landscape fire pit

A lot of people have backyard fire pits or fire places in their homes. A nice warm fire is great on chilly nights and can be a great focal point of a gathering especially if you add s’mores to the mix but what do you do with the ash left over afterwards? Can you recycle it? Do you just put it in a plastic bag and throw it away?

Wood ash can be used in many ways and how you use it depends on what you burnt. It you burnt any plastics or glossy cardboard, it will be toxic to plants so when burning try and use only normal paper (non-glossy) or newspaper as kindling. Hardwood ash will have more nutrients than soft woods. Charcoal is toxic to plants and should be disposed of separately from wood ash. Commercial particle logs may contain additives and chemicals that could be toxic as can treated woods and wood that is lacquered or stained. The best ash to use is natural wood and plain paper.

Wood ash contains calcium, magnesium, potassium and phosphorus and will cause the Ph. of soil to rise when added to it. If the soil has been tested at Ph. 7.0 or above, you probably don’t need wood ash added. Here in Florida, the sandy soil can use it added in and tomatoes love the calcium boost and will grow like mad.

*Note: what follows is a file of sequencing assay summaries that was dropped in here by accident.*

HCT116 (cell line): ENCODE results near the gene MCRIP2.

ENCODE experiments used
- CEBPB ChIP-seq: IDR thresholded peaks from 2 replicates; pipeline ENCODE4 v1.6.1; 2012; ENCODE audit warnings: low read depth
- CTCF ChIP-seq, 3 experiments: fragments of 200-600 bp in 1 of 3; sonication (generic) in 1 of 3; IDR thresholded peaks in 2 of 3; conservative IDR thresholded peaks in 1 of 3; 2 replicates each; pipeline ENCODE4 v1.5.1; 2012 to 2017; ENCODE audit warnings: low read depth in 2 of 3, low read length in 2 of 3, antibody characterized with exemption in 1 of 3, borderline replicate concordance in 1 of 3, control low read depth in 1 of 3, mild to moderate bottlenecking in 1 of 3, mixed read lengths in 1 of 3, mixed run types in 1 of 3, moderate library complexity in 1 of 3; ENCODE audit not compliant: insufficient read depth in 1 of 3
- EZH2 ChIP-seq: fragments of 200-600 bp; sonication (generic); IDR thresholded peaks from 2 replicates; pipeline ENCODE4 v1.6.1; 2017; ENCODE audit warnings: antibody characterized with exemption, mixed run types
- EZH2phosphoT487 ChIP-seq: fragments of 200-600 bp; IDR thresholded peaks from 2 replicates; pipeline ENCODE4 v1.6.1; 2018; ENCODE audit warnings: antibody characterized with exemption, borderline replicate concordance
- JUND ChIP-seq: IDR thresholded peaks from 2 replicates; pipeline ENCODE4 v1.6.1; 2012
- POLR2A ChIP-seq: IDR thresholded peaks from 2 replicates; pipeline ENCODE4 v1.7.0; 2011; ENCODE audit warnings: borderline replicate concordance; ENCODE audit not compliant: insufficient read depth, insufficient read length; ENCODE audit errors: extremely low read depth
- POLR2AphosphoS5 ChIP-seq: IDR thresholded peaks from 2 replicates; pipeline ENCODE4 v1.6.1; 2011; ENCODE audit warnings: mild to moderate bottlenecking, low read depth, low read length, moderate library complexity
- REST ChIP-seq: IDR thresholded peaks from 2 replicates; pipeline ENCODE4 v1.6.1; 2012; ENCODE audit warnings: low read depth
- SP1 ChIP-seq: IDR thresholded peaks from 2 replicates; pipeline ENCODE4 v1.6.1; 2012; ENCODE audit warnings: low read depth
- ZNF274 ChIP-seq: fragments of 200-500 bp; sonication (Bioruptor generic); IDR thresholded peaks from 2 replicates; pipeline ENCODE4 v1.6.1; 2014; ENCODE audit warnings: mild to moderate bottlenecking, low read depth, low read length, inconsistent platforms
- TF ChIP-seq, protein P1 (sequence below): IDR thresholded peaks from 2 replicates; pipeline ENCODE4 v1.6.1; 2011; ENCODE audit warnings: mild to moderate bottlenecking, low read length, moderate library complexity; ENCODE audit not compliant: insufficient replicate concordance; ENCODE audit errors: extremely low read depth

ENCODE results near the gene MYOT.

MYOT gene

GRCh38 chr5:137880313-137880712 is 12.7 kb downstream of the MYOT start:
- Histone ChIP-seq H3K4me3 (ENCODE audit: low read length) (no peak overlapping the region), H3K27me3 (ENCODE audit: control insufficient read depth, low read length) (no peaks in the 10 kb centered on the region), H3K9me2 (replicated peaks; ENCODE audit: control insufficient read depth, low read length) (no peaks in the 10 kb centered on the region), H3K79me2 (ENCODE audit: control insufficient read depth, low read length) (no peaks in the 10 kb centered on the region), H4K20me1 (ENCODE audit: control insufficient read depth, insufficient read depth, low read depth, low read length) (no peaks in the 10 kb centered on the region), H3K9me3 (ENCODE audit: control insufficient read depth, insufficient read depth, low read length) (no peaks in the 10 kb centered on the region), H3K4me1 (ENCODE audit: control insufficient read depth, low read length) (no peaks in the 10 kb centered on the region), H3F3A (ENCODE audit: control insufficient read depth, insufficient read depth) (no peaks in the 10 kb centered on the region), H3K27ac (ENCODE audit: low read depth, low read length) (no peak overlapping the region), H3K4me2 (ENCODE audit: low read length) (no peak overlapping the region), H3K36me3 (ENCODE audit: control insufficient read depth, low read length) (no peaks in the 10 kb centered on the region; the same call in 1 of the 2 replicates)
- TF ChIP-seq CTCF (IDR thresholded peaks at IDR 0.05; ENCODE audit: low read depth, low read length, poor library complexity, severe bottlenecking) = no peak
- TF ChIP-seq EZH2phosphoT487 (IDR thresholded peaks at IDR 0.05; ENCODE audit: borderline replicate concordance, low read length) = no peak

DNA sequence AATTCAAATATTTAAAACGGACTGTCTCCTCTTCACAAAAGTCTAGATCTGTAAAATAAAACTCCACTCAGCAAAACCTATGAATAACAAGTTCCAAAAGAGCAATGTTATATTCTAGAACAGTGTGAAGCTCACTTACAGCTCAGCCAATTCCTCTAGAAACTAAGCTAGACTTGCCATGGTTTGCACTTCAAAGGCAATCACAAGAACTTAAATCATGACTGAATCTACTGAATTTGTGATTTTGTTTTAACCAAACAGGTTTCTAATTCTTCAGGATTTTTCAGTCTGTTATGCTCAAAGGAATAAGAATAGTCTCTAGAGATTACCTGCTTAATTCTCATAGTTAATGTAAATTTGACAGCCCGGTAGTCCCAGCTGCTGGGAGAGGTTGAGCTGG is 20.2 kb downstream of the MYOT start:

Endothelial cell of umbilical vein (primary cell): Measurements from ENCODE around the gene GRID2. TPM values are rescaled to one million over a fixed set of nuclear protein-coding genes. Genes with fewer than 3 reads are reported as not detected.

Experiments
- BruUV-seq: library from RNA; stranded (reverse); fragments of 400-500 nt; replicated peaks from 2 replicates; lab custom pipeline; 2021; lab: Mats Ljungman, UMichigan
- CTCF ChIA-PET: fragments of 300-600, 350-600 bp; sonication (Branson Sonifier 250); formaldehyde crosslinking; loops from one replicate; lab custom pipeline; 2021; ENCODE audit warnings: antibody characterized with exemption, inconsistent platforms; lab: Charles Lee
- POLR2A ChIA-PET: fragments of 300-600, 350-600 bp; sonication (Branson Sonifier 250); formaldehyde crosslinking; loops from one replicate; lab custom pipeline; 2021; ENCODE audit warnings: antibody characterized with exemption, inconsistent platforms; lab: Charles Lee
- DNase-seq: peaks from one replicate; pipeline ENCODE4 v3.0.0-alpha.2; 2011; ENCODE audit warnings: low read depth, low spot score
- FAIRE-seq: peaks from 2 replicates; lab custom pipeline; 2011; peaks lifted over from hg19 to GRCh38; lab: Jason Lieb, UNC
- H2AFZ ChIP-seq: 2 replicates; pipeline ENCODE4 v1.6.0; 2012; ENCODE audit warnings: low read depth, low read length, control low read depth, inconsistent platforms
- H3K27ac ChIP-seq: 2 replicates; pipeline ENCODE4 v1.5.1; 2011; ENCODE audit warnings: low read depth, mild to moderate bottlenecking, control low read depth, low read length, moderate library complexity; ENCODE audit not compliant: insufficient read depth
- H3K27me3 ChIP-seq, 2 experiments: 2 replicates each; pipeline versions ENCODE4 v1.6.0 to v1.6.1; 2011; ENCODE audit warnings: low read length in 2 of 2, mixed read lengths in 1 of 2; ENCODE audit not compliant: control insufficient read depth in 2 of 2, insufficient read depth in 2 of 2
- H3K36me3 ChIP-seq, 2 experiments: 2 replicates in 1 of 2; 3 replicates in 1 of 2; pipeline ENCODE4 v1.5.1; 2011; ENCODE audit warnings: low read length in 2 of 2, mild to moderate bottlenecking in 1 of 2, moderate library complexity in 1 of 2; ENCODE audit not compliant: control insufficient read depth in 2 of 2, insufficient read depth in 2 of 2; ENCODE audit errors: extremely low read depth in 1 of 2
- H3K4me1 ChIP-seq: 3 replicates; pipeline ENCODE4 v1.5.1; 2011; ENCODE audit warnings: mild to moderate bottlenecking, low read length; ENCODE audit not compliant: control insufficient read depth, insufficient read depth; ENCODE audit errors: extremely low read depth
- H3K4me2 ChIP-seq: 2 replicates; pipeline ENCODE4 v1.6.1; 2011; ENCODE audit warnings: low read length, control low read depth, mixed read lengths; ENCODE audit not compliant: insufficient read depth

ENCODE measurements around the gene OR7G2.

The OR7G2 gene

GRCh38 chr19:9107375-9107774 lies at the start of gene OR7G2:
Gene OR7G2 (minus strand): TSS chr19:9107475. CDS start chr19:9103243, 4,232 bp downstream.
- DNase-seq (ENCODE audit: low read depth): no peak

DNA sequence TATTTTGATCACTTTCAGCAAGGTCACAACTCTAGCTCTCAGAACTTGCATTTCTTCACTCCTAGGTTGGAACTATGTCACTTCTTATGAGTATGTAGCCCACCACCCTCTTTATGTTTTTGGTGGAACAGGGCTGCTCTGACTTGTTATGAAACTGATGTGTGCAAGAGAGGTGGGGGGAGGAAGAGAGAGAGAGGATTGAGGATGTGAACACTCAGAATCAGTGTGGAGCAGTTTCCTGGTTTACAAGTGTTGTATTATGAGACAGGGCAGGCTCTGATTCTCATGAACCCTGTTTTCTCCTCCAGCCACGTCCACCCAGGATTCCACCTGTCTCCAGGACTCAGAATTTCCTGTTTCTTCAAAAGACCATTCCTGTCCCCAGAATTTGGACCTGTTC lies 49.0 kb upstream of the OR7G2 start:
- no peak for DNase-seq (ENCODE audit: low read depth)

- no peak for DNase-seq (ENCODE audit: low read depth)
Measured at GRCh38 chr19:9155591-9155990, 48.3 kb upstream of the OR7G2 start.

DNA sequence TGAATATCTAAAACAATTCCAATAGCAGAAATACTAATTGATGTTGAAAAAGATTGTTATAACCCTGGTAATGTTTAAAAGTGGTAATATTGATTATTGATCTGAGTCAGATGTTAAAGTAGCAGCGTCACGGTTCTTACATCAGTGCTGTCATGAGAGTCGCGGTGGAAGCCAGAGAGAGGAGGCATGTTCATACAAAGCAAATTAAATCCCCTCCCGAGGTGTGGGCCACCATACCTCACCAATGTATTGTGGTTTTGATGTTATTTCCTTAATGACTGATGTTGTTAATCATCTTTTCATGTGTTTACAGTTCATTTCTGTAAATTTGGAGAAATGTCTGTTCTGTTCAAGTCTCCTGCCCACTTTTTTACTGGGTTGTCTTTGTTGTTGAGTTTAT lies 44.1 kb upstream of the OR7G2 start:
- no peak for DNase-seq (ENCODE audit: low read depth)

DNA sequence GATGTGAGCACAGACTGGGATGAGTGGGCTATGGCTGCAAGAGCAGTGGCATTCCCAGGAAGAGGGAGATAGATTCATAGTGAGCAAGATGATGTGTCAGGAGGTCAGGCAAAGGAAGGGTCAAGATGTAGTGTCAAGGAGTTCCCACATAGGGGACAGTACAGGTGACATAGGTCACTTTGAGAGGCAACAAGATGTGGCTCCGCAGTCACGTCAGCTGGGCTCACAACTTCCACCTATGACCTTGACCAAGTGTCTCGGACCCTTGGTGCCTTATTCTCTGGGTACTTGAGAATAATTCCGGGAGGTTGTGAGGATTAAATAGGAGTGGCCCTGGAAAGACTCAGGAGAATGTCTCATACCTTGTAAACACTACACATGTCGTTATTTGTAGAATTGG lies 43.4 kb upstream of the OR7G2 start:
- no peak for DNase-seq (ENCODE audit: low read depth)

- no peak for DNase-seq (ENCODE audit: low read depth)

You can add it by either direct application (putting a ¼ cup into the hole you are planting tomatoes for example) or by emulsifying it into water and spreading it over a lawn or garden. Putting it over you yard in this way you should limit the amounts to about 5 lbs. per year per 100 sq. feet of lawn. For roses and shrubs you can add about ½ to 1 lb. per year per plant, again depending on your soil Ph. and needs.

Wood ash also can be used to line a barrier around a garden and will keep slugs and snails out as those pests hate the ash. It can be used added to soap to help de-skunk a pet that has had an unfortunate experience with a little striped friend. It can also be used with soapy water to scrub concrete as a very mild abrasive to remove algae and mildew.

Using wood ash in this way keeps the ash from being deposited into a landfill and the nutrients being locked away. If you have a lot of fires then you can recycle wood ash that is completely cooled with garden and plant wastes if this is offered in your area. If you have a compost bin, adding wood ash to the compost helps boost the nutrients of the final product so it’s a great way to use the ash for your garden and landscaping.

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